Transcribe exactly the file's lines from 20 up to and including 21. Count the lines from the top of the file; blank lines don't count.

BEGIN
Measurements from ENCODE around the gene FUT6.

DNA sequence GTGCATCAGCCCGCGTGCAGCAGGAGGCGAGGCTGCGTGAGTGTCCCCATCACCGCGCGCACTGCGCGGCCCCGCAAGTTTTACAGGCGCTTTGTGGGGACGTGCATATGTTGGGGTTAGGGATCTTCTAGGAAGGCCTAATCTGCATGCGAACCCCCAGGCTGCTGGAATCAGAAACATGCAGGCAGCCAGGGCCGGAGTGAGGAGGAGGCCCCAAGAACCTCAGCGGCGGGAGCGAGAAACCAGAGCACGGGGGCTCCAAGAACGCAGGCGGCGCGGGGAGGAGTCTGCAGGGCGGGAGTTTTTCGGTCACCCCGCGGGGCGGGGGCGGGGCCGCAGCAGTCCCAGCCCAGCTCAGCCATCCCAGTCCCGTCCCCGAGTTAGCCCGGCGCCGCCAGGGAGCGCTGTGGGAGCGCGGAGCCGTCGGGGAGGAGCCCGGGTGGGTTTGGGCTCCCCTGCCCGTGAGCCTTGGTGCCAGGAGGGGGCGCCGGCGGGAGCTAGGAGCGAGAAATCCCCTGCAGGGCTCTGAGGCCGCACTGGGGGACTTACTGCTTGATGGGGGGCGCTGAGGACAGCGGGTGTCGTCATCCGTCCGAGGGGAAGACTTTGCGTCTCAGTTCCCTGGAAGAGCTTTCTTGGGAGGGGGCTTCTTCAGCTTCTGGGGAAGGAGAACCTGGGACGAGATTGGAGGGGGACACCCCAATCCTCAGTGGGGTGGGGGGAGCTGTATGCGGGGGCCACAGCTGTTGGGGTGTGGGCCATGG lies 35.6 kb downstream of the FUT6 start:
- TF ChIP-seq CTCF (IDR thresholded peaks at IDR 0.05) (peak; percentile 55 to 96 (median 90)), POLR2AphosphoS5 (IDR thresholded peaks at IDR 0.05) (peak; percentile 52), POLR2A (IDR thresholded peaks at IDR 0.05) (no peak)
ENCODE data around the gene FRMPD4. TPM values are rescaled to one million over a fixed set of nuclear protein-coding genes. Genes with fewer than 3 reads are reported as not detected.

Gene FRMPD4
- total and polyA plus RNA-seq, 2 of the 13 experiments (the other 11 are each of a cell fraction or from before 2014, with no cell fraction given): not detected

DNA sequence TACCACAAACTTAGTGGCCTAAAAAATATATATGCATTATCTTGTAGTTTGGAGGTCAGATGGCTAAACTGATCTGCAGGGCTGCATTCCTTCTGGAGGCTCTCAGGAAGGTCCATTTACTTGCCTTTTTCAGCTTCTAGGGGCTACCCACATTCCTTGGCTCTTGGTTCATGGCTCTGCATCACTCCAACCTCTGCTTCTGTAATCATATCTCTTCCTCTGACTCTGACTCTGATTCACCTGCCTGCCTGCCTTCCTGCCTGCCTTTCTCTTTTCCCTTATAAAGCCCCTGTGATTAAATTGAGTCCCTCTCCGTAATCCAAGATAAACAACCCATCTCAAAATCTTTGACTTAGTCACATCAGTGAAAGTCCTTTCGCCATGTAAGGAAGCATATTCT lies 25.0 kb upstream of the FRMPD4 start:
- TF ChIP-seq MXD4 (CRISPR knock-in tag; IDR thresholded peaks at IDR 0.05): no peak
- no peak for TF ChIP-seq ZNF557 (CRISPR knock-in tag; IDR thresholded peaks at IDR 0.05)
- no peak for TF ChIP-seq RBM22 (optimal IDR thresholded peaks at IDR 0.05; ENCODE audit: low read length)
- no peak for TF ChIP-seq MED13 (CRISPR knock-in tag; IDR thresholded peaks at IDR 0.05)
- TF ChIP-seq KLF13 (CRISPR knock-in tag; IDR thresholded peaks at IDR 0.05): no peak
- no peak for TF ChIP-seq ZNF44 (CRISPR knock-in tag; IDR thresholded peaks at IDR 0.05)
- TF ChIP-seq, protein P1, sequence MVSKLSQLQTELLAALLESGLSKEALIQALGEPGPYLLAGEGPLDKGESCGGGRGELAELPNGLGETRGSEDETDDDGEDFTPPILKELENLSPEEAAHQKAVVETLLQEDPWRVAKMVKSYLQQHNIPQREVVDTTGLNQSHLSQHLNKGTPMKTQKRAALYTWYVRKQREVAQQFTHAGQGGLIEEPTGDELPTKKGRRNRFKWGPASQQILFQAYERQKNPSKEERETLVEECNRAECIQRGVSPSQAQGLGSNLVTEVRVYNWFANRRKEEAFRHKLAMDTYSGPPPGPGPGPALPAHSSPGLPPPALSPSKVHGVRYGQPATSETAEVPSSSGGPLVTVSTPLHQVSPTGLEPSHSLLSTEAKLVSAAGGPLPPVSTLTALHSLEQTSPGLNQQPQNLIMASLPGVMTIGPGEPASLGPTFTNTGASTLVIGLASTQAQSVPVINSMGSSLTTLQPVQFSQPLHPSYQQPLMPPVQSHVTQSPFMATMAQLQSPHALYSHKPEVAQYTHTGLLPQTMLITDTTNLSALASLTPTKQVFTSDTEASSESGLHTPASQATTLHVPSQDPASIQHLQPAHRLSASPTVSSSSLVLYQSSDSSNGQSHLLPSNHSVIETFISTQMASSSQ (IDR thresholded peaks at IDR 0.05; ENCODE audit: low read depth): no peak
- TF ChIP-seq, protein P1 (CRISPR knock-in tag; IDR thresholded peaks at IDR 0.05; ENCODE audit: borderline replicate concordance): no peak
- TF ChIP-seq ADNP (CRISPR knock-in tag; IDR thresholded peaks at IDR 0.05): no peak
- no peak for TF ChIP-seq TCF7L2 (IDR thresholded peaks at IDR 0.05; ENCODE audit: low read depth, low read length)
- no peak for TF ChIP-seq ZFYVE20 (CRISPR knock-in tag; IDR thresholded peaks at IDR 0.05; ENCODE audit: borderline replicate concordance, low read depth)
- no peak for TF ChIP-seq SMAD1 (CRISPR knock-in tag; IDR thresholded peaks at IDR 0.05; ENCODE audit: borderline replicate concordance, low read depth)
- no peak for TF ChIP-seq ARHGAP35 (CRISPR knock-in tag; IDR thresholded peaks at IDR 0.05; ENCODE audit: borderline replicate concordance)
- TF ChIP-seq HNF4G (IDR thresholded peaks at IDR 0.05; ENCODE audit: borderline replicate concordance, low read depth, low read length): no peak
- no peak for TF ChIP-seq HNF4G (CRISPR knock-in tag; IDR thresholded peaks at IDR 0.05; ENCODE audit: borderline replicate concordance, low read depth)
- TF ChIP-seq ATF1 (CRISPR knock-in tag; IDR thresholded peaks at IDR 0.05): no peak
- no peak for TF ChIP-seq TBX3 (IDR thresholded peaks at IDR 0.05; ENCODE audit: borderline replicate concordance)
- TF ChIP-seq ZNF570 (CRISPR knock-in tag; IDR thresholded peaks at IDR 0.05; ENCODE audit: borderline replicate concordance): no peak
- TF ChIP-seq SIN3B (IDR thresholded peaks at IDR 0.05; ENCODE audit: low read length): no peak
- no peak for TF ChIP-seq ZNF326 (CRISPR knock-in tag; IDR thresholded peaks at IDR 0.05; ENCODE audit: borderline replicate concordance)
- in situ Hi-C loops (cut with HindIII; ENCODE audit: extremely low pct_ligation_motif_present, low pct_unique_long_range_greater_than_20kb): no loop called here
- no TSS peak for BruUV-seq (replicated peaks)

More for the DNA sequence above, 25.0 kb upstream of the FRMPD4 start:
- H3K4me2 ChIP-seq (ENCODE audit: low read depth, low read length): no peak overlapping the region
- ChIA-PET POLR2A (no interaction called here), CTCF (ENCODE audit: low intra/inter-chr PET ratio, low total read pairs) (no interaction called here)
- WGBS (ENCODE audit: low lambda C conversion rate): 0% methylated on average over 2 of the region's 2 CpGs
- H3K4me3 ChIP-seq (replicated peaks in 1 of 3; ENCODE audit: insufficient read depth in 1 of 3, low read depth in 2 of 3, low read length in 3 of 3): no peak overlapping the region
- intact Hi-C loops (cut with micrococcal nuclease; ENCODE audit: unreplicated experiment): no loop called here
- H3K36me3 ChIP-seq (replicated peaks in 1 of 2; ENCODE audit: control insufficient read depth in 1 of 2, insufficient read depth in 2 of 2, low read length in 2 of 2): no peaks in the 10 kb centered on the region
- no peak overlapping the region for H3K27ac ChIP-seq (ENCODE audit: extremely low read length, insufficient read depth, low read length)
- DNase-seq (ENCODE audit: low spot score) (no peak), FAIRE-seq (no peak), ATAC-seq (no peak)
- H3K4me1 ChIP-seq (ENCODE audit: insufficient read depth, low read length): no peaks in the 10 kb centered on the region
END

- no peak for TF ChIP-seq ARHGAP35 (CRISPR knock-in tag; IDR thresholded peaks at IDR 0.05; ENCODE audit: borderline replicate concordance)
- TF ChIP-seq HNF4G (IDR thresholded peaks at IDR 0.05; ENCODE audit: borderline replicate concordance, low read depth, low read length): no peak